Kaitlyn Dunnett, aka Kathy Lynn Emerson here. I’m in the very early stages of thinking about my next project, the one I’ll begin work on in earnest after the seventh Liss MacCrimmon mystery and the sixth non-mystery historical are turned in later this year. There are a few things I know up front. It will be in the historical mystery subgenre. It will be set in sixteenth-century England, the era I know best. The sleuth will be a woman. And investigating a murder will put her in deadly danger.
Other than those starting points, everything else is pretty vague. Or to put it in a more positive way, I have unlimited options. What I’m trying to do at this preliminary stage is narrow down my choices and make some decisions. For example, I’ve been looking at locations for the principal setting. I want my detective to live close to London but not actually in the city. Bermondsey, as shown in this painting by Joris Hoefnagel dated c.1569/70, is a leading contender, although nothing is settled yet. That’s the Tower of London in the background, just across the Thames from what was still, in those days, little more than a rural village. The Tower always adds a nicely threatening touch. I look at this image and imagine all kinds of danger lurking behind closed doors. Dark secrets threaten these happy festival-goers, and no doubt there’s a dead body hidden somewhere. Will I actually use Bermondsay for my novel? There’s a good chance I will. Will it be Bermondsey c.1570? That’s harder to decide.
You might think that with fourteen historical mystery novels and five contemporary mystery novels already published (and two more contemporaries in the pipeline) it would be easy to sit down and plan out a new one. Not so. There are a lot of questions to answer before I can be sure I’m on the right track. Okay, I have a woman sleuth. But how old is she? Is she married or single? How about her family? What is her social standing? What special skills does she have that will make her well suited to solve murders? What’s her name? Once I commit myself, I’m stuck with that decision, so it had better be the right one. My last sixteenth-century sleuth, Lady Appleton, solved murders in ten novels and I’m still writing short stories about her and her friends. Once the first book, Face Down in the Marrow- Bone Pie, came out, there was no going back and changing any of the history I’d given her.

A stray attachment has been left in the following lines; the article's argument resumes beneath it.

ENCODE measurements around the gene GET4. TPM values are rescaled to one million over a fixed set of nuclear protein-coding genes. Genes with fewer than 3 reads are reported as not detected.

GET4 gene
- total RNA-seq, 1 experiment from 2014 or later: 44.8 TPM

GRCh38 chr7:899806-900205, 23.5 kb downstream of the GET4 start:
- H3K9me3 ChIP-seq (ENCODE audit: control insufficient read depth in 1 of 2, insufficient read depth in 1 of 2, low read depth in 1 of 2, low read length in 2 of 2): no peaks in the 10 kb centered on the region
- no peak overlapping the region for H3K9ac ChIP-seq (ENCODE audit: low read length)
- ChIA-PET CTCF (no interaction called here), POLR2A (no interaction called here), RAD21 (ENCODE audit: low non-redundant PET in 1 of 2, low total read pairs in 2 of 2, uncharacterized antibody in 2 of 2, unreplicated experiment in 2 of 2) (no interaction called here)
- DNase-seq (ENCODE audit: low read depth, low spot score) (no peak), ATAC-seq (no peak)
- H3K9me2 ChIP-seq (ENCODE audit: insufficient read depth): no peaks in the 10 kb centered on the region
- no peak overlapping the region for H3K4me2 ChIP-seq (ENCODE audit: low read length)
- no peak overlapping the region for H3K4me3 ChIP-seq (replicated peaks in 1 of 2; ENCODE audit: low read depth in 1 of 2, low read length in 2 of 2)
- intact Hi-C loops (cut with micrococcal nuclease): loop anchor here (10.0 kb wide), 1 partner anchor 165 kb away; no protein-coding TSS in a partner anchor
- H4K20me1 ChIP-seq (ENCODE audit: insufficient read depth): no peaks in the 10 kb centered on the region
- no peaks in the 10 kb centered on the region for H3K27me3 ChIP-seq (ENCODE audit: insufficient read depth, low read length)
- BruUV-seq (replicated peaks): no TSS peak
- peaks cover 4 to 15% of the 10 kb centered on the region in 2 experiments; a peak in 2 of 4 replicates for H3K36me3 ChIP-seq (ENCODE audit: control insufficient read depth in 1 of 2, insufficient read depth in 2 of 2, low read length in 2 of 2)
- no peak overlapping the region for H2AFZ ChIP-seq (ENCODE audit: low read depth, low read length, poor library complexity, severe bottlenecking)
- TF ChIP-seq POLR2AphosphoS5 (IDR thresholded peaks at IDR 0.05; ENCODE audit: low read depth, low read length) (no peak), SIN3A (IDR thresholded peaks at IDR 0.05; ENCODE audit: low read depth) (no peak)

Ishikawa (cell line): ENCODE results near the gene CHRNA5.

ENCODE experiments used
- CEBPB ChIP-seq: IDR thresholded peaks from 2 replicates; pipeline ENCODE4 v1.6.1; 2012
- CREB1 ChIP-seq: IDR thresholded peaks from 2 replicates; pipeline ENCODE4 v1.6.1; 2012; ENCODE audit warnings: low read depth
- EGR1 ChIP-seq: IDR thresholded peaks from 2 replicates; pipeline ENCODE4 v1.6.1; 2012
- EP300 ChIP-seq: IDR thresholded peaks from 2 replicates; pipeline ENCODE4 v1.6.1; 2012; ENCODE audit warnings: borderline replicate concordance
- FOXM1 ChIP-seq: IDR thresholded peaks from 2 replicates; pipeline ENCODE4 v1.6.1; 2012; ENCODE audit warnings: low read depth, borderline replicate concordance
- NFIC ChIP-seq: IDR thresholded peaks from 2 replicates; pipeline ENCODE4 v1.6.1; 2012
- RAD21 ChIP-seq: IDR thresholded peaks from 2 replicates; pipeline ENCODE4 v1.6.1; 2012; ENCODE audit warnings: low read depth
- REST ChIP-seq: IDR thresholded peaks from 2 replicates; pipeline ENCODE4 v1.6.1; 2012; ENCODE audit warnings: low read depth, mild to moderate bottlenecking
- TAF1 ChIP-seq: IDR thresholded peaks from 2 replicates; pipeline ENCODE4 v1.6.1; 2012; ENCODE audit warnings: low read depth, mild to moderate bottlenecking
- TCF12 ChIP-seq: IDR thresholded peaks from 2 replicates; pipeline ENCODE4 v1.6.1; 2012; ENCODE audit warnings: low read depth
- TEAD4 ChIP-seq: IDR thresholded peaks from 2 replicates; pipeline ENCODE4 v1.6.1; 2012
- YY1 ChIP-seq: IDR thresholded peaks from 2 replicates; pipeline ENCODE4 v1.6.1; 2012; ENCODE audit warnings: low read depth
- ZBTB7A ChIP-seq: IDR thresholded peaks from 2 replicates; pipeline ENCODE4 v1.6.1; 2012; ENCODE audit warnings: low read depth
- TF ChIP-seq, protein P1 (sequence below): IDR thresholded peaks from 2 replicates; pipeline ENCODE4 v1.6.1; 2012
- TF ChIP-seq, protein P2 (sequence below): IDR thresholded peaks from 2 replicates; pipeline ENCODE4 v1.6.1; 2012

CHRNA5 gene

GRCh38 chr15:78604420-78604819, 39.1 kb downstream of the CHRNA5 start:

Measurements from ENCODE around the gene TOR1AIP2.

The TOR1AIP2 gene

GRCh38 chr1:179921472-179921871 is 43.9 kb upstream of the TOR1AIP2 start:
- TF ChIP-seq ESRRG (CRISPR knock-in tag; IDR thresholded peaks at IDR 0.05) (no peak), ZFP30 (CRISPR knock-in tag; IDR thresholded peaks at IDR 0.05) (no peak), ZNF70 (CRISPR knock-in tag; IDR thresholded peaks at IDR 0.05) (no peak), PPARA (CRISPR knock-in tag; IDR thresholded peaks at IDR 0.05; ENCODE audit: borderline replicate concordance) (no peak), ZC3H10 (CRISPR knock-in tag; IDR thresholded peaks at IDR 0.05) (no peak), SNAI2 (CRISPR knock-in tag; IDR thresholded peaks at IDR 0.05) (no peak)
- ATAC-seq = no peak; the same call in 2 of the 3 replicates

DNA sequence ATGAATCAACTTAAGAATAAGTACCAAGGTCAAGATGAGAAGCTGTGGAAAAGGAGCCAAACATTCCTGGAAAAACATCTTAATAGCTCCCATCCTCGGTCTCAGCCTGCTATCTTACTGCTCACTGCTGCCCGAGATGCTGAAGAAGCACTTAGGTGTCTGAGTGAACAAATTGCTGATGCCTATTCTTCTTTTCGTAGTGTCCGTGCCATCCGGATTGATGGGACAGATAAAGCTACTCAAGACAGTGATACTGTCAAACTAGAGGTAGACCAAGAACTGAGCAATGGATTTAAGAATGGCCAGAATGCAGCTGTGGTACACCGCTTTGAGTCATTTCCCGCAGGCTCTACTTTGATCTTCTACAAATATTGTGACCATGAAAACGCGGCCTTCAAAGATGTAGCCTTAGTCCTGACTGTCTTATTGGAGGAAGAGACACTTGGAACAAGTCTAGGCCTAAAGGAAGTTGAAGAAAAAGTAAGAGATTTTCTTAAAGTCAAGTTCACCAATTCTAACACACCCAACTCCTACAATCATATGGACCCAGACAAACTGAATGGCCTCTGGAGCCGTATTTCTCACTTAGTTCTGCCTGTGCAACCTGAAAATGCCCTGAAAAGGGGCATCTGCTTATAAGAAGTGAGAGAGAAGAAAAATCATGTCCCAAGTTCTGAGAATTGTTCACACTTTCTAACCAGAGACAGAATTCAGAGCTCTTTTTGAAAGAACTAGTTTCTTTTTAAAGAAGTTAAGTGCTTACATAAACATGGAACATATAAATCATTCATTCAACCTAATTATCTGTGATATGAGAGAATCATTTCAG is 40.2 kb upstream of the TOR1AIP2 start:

I give advice about the basic decisions involved in planning historical mysteries in my How to Write Killer Historical Mysteries: The Art and Adventure of Sleuthing Through the Past (w/a Kathy Lynn Emerson, the same name under which I’ve, so far, written all my historical mysteries). I have a whole chapter titled “When, Where, Who, What, and What Do You Call It?” My advice on the “when” is to keep narrowing it down.
That’s good advice, even if I am giving it to myself. The hundred years from 1500 to 1600 saw a great deal of change. Even though my characters in this new project are not going to be at court, the identity of the person who sat on the throne affected everyone in the country. The century started with miserly old Henry VII. From 1509 until 1547, his son, loud and lusty Henry VIII, ruled England, working his way through six wives and numerous changes in religious policy. Edward VI, the boy king, initiated more religious reforms. Queen Mary took the country back to Catholicism. Queen Elizabeth returned to the Church of England, and as her reign advanced from 1558 until 1603, Puritanism (although it wasn’t called that yet) began to have a greater and greater impact on the ordinary citizen. Her long reign included all kinds of pivotal events, from the defeat of the Spanish Armada in 1588 to high points of English literature thanks to luminaries like Philip Sidney, Edmund Spenser, and William Shakespeare. There were advances in technology, and the introduction of shopping malls (really!), and the first appearance of all kinds of previously unknown products, especially foods, that were introduced to Europe from the New World.
The Elizabethan age is starting to edge out the other eras, but that still leaves me over forty years to play around with. I need to pick a decade. Then I need to pick a year. Then I need to do heavy research into what happened during that year and pin down not just a month or a week but a day. I need a day on which something different can happen to my protagonist. It may not be the day of the murder, but it has to be significant in some way. The precipitating event could be real or fictional. I’ve just finished writing a short story in which the action starts with the earthquake that rocked southern England on April 6, 1580. There’s nothing to stop me from using that same event again. In London, the earthquake destroyed a playhouse under construction, to the delight of the conservative clergymen opposed to such frivolity. What if there were also a body?
1570? 1580? Some other year? Decisions. Decisions. Thank goodness none of them needs to be made right away!